eceiving upwards of six phone calls from a friend in a day usually only happens on drunk night out, right? But not for 28-year-old Cath, a university researcher. Her best mate, Amelia, used to ring her six times every day of the week, at least.
“The calls were constant,” she says. “I found myself lying about where I was, and why I couldn’t take the phone call. Amelia always wanted to know where I was, what I was doing, and who I was with.” But incessant phone calls (and texts and emails) were only a small part of this possessive, controlling friendship. “Amelia did everything for me, to the point where she wanted to pay for us to go on holidays together,” says Cath. “She’d go out of her way to pick me up and drive me everywhere. Then, if I did something to upset her — like not take her calls — she’d make me feel guilty.” Amelia was also a gossiper, which was especially bad because the two girls worked together. “When I did grow close to someone, especially at work, Amelia would get in and try to be better friends with them,” says Cath. “She’d take them out for one-on-one lunches, then come back and say things like, ‘Jennifer said you’re unprofessional with clients’.” It was mission accomplished for Amelia — she had Cath isolated, insecure and all to herself. Dr Nadine Pelling, senior lecturer of Psychology at University of South Australia, defines jealousy as fear and anxiety over a loss that one anticipates. Anticipates is the operative word; no loss has happened. “Jealous people feel threatened when their friend goes off with somebody else. It makes them feel rejected, and it can make them want to get back at them.”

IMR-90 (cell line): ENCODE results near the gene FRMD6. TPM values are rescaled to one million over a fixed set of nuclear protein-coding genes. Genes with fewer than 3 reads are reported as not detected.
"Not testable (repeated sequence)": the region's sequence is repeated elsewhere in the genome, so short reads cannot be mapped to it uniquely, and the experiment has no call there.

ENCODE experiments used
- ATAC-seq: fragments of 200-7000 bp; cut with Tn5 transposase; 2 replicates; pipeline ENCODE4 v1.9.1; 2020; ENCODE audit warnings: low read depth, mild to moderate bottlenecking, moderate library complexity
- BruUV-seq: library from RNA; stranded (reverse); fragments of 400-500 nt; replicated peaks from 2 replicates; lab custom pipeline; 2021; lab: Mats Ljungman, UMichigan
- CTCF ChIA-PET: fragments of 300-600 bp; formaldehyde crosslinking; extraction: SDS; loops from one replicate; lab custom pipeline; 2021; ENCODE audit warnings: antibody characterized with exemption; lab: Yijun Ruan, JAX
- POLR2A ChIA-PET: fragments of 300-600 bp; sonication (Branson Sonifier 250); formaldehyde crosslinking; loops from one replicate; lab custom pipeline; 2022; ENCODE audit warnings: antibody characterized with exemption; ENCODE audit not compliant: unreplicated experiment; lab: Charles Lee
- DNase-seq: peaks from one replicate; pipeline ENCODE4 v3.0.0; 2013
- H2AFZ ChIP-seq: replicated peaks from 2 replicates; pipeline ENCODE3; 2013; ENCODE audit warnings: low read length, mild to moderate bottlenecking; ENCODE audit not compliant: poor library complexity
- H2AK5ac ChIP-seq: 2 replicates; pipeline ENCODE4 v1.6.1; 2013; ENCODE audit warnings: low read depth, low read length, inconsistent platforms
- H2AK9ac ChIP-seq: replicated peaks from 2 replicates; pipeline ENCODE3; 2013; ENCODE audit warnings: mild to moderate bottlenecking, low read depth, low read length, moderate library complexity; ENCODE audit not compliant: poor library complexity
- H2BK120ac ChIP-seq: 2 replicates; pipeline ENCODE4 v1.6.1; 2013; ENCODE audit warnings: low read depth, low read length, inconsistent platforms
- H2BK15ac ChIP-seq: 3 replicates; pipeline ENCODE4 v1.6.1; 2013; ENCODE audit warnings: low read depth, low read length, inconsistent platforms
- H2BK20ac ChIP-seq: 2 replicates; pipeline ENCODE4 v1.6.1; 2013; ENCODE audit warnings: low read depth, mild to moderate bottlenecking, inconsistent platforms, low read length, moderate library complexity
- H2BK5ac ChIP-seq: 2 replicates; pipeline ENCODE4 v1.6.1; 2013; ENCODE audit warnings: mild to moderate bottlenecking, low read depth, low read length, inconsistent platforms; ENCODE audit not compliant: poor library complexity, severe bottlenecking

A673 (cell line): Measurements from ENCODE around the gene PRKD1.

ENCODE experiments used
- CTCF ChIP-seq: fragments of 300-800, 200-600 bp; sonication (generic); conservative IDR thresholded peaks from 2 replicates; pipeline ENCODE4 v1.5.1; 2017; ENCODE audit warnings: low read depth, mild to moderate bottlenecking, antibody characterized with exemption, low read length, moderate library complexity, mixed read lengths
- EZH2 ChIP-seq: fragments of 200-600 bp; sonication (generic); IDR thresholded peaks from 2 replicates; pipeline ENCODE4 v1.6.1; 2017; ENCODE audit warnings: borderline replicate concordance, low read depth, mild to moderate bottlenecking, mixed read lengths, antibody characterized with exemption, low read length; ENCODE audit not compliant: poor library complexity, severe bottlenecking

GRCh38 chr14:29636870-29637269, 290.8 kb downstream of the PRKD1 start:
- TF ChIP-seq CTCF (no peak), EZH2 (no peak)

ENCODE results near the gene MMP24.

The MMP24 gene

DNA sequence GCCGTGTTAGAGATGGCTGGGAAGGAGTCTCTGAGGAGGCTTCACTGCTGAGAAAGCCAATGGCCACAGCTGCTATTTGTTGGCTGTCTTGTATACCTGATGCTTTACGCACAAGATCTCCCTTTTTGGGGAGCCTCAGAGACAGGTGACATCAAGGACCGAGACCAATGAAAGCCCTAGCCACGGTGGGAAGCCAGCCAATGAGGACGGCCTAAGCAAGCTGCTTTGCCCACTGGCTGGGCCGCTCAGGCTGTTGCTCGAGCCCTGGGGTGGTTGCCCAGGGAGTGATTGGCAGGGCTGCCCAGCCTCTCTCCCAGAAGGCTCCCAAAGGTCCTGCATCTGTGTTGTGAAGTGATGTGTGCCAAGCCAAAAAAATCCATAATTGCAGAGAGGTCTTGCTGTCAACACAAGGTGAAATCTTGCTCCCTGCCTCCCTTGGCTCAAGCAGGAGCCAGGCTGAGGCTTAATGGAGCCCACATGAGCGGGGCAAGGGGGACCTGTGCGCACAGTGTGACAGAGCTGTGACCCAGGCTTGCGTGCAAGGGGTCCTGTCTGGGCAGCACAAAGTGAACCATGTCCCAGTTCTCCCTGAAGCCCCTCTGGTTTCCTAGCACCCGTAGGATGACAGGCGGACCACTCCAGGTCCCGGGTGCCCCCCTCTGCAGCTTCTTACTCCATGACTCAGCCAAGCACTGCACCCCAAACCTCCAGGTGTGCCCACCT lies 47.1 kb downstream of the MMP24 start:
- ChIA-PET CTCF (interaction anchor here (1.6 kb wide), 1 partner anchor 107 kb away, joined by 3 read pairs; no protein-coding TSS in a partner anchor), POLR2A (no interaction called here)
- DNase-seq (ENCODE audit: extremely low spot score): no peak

According to Dr Pelling, jealousy is tied to low selfesteem, and has a habit of appearing in people who are worried about abandonment. “Children need emotional connection to grow into healthy people, but not everyone gets that,” says Dr Pelling. She compares being left behind to a wound, and consequent feelings of jealousy as salt. “You’ve to heal that sore, because salt doesn’t sting on healthy skin.” Cath admits she enabled Amelia’s jealous behaviour. “I’m a people pleaser — I attract dominant people, and then I let them take over because I just want to make them happy.” Cath became friends with Amelia at the lowest point of her life. This is a common way for jealous friendships to start off, says Dr Pelling, as that person is very vulnerable. Cath affirms, “I’d just broken up with my boyfriend of seven years. I remember Amelia coming over and offering me a lift home, which I accepted. I was baffled as to why she was being so nice. But, I was, like, ‘Well, I’m a bit lonely and I need some company’, so we fell into this routine.”
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